Monday, 2 February, 2009

Dalits fight to reclaim their lands in Pallikonda panchayat

Dalit farmer Venkatesan, 31, recently reclaimed two cents of land his ancestors owned opposite the village temple, only to find the government cancel the patta, succumbing to pressure from upper caste groups in his village. A few kilometres away, Muniyamma, 65, a Dalit widow and a mother of five sons won back two acres and 10 cents of agricultural land that was her father's, after a protracted battle in the courts and a tense standoff outside. These are not isolated incidents but a case of Dalits uniting for their rights and rightful property in the face of a well-entrenched caste system that obstructs their attempts to rise up the social hierarchy.

For Venkatesan, a recent convert to Christianity who owns five acres of agricultural land and has donated 50 cents to build a church funded by Korean missionaries, the two cents of land at the heart of Agaram village for which he is waging an uphill struggle should not be so significant. But having grown up facing discrimination for being born a Dalit, his land opposite the Gangai Amman Kovil symbolises the open challenge he has thrown - both to the Hindu religion and the 300 family strong upper caste Naidus of the village. He has successfully mobilized his community of 45 Dalit families to stand up and protest. Unhappy with his hut coming up opposite the temple, the upper castes petitioned the government to cancel the patta on the grounds that he was unmarried and thus an unwelcome influence near the temple.

Though frail and infirm, the deep, hard lines around the eyes of Muniamma, a resident of Kadalaikulam village, tell us the story of a brave woman who returned from exile to reclaim her ancestral property. The original patta of her land, recovered by Dalit activists from the local village office, had her deceased brother's name on it and the A-Register had her father as the original owner. Muniamma had migrated to Bangalore unaware of the lands she owned until the patta was recovered. After a spirited court case, she took possession of the land from the Vanniyar usurper. But upper caste farmers surrounding her land blocking irrigated water; her lands are dry and yield nothing but a few mangoes. "Once the patta in my brother's name is transferred to me, I will take a loan for a borewell," Muniamma says. "My two acres of land will fetch above Rs.20 lakhs, but I have lived all my life without a land to call my own and I will never let it go."
Muniamma dug in and took her soil - now she needs to dig for water

At the neighbouring Karungali village, landless Dalits belonging to 75 families have united to press for their rights to a huge swathe of agricultural land, classified as Depressed Class land in the pre-Independence era, but now in the illegal possession of the Yadava community. Their demand for one acre of land per Dalit family from the available 150 acres that rightfully belongs to them is pending with the Revenue Department, while a civil case is being fought simultaneously in the courts. Their leaders Ravi and Magendran say that the Dalits' combined efforts will not end with the land reclamation and they plan to start co-operative farming once the land becomes theirs to cultivate.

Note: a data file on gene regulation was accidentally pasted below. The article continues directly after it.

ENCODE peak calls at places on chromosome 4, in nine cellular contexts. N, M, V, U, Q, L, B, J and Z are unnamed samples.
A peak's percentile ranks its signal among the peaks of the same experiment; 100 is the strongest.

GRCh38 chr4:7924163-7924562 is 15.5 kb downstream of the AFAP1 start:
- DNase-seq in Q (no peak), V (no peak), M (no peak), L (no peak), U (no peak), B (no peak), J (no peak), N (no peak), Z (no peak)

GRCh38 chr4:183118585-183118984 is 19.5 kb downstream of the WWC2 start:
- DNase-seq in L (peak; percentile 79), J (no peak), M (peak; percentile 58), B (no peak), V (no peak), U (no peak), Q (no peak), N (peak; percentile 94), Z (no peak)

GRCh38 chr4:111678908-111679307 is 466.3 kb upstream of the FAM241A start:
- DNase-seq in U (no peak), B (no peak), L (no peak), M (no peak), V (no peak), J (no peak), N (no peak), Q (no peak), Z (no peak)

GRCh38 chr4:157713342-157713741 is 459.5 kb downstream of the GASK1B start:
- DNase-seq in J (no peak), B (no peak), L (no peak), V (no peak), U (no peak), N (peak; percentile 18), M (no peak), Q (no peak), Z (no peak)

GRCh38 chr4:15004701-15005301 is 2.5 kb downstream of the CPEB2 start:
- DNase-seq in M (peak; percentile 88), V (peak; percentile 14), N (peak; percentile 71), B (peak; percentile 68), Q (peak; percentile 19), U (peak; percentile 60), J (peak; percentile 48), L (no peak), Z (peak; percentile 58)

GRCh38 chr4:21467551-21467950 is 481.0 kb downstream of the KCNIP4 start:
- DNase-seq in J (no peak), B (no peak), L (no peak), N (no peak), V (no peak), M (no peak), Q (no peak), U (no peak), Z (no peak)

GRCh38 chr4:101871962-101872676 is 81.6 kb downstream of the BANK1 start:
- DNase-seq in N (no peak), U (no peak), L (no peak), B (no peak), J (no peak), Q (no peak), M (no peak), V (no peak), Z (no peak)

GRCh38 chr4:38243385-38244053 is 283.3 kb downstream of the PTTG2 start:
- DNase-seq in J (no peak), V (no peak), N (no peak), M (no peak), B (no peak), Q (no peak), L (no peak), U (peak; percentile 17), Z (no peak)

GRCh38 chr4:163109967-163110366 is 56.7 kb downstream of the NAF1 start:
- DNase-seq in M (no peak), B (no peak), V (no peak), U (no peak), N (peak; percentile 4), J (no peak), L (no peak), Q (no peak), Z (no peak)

A poignant example of the alienation of Dalits from their lands is the story of Kandhaneri village. The Dalits petitioned the Vellore district collector for a graveyard in 1995 after the existing 10 cent cemetery that stood on rocky land made the digging of further graves impossible. The government acquired 69 cents of land in 1997 from the village head, Sivalinga Gounder. However he refused to let go of the land, complaining that no compensation was offered to him but in reality he is yet to collect the amount. The Dalits went ahead and buried two of their dead with police protection in 2005. The Vanniyars responded in gruesome fashion by planting crops over the grave. An act the Dalits view as an insult because they treat their dead with the reverence reserved for gods. Ravi, the leader of the Kandhaneri Dalits says, "My father donated the land for the village school and water tank, which are used by all castes in the village.” What hurts Ravi and his people more than the civil authorities' refusal to evict the usurper, is the Vanniyar reluctance to repay an old favour.

Though aided in their legal struggles and democratic forms of protests by Dalit Mannurimai Kootamaippu, an organization active in Vellore and Thiruvannamalai, the success achieved by the Dalits profiled above is a tribute to their unflinching courage. Their fight against the humiliating and dehumanizing practise of the caste system continues while running the grave risk of injury and even loss of life. One step at a time, they are breaking down the barriers that hinder their progress, without losing the belief that their caste rivals will accept them as equals one day. Perhaps, this is why they refuse to take up violence. But one wonders how many more landless Dalits live in Vellore district slaving for others, ignorant of the fact that they once possessed land, while the land records which could prove their ownership catches dust and attracts termites in musty village offices.

P.S: Reporting done during a weeklong stay in Vellore district as part of course work.